The 2018 ACSA Steel Competition for Transit Station Design was used as the basis for this spring’s six-week exploration.
Hoosiers aren’t well. Honestly, far from it. If you look at Indiana’s well-being across various indicators, our state’s poor health is undeniable. It’s a problem with no obvious solution in sight. But if we intend to provide a prosperous future for younger generations, one that aims to foster economic and cultural growth, we need to start taking our collective health more seriously.
The problem is that well-being is complicated. It is a nuanced, multi-dimensional issue that cannot simply be resolved by increasing access to healthcare. To address the unique health concerns of the 21st century, communities need integrative and innovative solutions that consider not just the physical causes and symptoms of poor health, but also the social, economic, and environmental components. To do this, we need to establish a more effective system for providing positive health outcomes – one that addresses the root causes of our well-being.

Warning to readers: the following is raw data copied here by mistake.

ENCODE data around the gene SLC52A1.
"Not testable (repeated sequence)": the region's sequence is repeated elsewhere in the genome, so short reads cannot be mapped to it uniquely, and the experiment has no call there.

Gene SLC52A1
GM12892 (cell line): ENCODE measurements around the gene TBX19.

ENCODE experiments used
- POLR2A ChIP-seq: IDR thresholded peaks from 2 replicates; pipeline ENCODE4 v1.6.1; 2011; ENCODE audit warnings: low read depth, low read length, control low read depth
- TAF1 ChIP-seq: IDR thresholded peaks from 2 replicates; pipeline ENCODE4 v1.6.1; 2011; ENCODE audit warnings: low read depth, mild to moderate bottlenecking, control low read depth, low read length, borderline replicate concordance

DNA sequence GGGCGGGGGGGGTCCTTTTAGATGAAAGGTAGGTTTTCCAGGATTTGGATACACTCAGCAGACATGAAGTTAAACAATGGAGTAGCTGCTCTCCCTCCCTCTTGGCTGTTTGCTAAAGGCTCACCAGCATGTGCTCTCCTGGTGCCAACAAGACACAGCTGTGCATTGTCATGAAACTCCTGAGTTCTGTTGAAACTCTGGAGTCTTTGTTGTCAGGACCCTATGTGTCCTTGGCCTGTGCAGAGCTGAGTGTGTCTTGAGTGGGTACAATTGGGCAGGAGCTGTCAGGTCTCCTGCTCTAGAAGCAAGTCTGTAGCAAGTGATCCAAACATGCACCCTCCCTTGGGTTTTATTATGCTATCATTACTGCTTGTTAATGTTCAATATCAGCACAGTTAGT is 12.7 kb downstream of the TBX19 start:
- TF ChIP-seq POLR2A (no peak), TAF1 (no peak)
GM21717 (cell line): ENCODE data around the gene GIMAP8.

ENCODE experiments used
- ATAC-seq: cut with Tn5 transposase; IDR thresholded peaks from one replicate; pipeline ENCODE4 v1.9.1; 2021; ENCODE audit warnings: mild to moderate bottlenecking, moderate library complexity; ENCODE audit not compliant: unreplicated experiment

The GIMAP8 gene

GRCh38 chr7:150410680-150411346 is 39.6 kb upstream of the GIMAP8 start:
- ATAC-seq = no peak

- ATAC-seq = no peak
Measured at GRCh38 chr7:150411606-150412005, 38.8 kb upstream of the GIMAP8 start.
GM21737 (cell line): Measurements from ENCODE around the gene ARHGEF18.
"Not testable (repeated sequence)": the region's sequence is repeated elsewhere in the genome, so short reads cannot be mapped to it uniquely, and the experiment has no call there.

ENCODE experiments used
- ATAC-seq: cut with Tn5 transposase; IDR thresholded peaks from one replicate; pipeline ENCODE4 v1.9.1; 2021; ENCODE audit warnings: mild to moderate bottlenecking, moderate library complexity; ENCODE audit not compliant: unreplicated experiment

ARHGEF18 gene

A common parable illustrates the challenges facing our declining community health: One day, three friends were walking alongside a river when they suddenly hear the cries of a drowning child. The first friend immediately jumps into the water. As he attempts to rescue the child, he notices more children nearing. Desperate to help, the second friend starts to build a raft to collect the growing number of children quickly approaching. They wade through the water, frantically grabbing branches and sticks, overwhelmed by all the children that need to be saved. In a panic they look up to the third friend for help and are upset to see him running along the shoreline. “Why are you leaving?’ they scream. “I’m not leaving,” he responds. “I’m going to go upstream to see what’s throwing these kids into the river!”
Healthcare systems where specialists are trained to respond to individuals in need provide communities with that first friend. ICU doctors, surgeons, trauma nurses and dozens of other healthcare professionals serve as vital rescuers.
Primary care physicians, supportive care teams, and numerous social service organizations constitute a community’s equivalent of the raft-building second friend. Managing our ongoing well-being and chronic diseases, they provide a safety net that protects us from growing health concerns. And just like in the story, as the need for these services continues to grow, these individuals are becoming increasingly overwhelmed.